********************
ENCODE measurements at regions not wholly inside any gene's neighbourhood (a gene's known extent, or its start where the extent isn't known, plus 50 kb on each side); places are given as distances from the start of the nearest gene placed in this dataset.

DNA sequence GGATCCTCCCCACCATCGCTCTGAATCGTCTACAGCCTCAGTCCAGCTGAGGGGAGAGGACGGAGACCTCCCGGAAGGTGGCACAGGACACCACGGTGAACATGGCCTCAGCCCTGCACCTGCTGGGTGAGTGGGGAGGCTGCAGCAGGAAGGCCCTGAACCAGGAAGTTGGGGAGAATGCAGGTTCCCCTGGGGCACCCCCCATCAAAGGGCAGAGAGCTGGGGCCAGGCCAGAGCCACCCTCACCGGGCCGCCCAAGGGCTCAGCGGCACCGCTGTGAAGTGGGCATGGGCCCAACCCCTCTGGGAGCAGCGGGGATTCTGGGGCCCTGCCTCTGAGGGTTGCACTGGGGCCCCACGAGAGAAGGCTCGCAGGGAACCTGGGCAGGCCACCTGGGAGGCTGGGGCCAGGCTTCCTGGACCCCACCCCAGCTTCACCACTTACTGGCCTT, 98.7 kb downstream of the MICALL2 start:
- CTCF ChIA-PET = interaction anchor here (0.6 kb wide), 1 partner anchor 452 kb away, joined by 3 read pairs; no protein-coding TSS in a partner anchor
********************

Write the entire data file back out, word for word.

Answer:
ENCODE measurements at regions not wholly inside any gene's neighbourhood (a gene's known extent, or its start where the extent isn't known, plus 50 kb on each side); places are given as distances from the start of the nearest gene placed in this dataset.

DNA sequence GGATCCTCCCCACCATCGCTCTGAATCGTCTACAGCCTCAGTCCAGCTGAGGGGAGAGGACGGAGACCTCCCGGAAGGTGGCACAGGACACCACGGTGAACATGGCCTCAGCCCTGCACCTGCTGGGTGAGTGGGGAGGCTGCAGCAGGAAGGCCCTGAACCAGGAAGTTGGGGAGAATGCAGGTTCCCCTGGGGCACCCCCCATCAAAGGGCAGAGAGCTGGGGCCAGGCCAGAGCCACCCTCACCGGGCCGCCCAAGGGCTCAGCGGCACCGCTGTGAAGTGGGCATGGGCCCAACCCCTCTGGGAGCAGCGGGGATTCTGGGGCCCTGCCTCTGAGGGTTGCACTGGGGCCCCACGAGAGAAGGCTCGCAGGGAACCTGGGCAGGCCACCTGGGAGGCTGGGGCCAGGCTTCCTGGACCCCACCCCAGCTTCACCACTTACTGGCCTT, 98.7 kb downstream of the MICALL2 start:
- CTCF ChIA-PET = interaction anchor here (0.6 kb wide), 1 partner anchor 452 kb away, joined by 3 read pairs; no protein-coding TSS in a partner anchor